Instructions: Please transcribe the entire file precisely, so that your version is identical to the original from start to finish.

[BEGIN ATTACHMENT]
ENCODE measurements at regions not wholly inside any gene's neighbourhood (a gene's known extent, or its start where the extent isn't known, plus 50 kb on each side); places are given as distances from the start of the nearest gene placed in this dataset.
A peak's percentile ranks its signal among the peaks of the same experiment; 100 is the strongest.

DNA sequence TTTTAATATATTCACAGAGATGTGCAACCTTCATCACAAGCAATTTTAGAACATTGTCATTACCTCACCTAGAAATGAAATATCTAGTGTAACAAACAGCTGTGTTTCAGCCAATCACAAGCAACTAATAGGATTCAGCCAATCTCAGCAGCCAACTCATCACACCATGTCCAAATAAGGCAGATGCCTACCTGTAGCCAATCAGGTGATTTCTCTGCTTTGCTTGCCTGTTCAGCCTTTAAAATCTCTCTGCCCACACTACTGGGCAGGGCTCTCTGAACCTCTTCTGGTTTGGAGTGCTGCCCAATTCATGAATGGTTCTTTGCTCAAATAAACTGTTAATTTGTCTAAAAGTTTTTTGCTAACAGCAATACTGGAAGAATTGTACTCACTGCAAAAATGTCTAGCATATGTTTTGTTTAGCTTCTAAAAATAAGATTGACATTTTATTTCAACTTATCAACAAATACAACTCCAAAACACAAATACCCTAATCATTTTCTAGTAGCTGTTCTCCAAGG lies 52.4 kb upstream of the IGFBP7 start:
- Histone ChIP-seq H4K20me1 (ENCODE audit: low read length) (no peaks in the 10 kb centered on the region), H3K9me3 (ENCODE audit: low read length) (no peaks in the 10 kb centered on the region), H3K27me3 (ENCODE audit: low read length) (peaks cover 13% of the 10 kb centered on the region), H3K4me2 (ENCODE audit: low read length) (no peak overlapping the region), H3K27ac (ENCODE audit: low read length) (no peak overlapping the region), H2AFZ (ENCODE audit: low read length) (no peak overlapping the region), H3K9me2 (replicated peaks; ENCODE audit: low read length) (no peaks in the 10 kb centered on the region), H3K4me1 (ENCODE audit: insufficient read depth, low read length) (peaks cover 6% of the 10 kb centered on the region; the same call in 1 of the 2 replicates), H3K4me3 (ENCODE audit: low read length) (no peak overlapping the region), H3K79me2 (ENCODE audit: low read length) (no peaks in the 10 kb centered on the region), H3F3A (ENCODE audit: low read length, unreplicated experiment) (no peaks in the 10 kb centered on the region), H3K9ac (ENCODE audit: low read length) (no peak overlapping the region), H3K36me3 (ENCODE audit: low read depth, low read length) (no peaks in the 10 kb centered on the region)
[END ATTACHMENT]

ENCODE measurements at regions not wholly inside any gene's neighbourhood (a gene's known extent, or its start where the extent isn't known, plus 50 kb on each side); places are given as distances from the start of the nearest gene placed in this dataset.
A peak's percentile ranks its signal among the peaks of the same experiment; 100 is the strongest.

DNA sequence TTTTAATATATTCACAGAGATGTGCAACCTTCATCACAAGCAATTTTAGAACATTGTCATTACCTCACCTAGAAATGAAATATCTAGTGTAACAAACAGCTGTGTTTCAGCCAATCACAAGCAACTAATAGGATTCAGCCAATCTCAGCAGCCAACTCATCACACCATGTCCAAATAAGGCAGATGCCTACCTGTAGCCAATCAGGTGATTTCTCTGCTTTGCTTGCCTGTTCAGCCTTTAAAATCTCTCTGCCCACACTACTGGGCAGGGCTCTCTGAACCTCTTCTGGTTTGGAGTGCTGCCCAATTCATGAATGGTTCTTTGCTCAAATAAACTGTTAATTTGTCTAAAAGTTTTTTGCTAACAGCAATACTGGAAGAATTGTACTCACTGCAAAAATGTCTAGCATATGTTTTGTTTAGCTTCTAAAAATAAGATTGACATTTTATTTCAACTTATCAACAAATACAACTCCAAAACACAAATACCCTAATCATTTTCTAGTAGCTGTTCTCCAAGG lies 52.4 kb upstream of the IGFBP7 start:
- Histone ChIP-seq H4K20me1 (ENCODE audit: low read length) (no peaks in the 10 kb centered on the region), H3K9me3 (ENCODE audit: low read length) (no peaks in the 10 kb centered on the region), H3K27me3 (ENCODE audit: low read length) (peaks cover 13% of the 10 kb centered on the region), H3K4me2 (ENCODE audit: low read length) (no peak overlapping the region), H3K27ac (ENCODE audit: low read length) (no peak overlapping the region), H2AFZ (ENCODE audit: low read length) (no peak overlapping the region), H3K9me2 (replicated peaks; ENCODE audit: low read length) (no peaks in the 10 kb centered on the region), H3K4me1 (ENCODE audit: insufficient read depth, low read length) (peaks cover 6% of the 10 kb centered on the region; the same call in 1 of the 2 replicates), H3K4me3 (ENCODE audit: low read length) (no peak overlapping the region), H3K79me2 (ENCODE audit: low read length) (no peaks in the 10 kb centered on the region), H3F3A (ENCODE audit: low read length, unreplicated experiment) (no peaks in the 10 kb centered on the region), H3K9ac (ENCODE audit: low read length) (no peak overlapping the region), H3K36me3 (ENCODE audit: low read depth, low read length) (no peaks in the 10 kb centered on the region)